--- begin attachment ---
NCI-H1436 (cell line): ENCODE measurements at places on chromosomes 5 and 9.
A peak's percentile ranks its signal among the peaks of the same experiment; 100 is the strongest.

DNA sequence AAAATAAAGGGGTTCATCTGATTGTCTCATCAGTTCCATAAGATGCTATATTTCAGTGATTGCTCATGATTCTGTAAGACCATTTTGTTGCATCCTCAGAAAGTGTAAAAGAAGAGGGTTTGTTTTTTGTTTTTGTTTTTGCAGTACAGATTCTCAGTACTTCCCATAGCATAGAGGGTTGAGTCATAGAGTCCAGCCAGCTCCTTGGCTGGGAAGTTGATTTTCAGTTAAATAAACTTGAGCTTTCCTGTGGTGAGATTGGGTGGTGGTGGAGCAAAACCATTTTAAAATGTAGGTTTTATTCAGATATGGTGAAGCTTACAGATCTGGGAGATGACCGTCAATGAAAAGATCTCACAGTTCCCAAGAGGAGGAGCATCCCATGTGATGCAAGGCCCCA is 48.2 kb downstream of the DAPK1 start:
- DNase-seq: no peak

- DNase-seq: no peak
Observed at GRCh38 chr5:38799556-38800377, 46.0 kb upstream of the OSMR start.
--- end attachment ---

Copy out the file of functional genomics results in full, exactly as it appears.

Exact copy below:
NCI-H1436 (cell line): ENCODE measurements at places on chromosomes 5 and 9.
A peak's percentile ranks its signal among the peaks of the same experiment; 100 is the strongest.

DNA sequence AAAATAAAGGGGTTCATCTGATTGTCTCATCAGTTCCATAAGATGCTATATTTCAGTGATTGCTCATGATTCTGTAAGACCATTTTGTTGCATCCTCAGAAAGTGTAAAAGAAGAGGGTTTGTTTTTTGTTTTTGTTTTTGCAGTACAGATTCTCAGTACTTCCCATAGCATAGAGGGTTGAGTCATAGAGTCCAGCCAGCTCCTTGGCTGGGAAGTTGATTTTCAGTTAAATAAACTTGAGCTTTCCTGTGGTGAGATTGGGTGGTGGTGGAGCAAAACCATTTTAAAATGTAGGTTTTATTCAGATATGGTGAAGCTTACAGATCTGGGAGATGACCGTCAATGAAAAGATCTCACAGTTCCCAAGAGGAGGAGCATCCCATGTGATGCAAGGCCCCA is 48.2 kb downstream of the DAPK1 start:
- DNase-seq: no peak

- DNase-seq: no peak
Observed at GRCh38 chr5:38799556-38800377, 46.0 kb upstream of the OSMR start.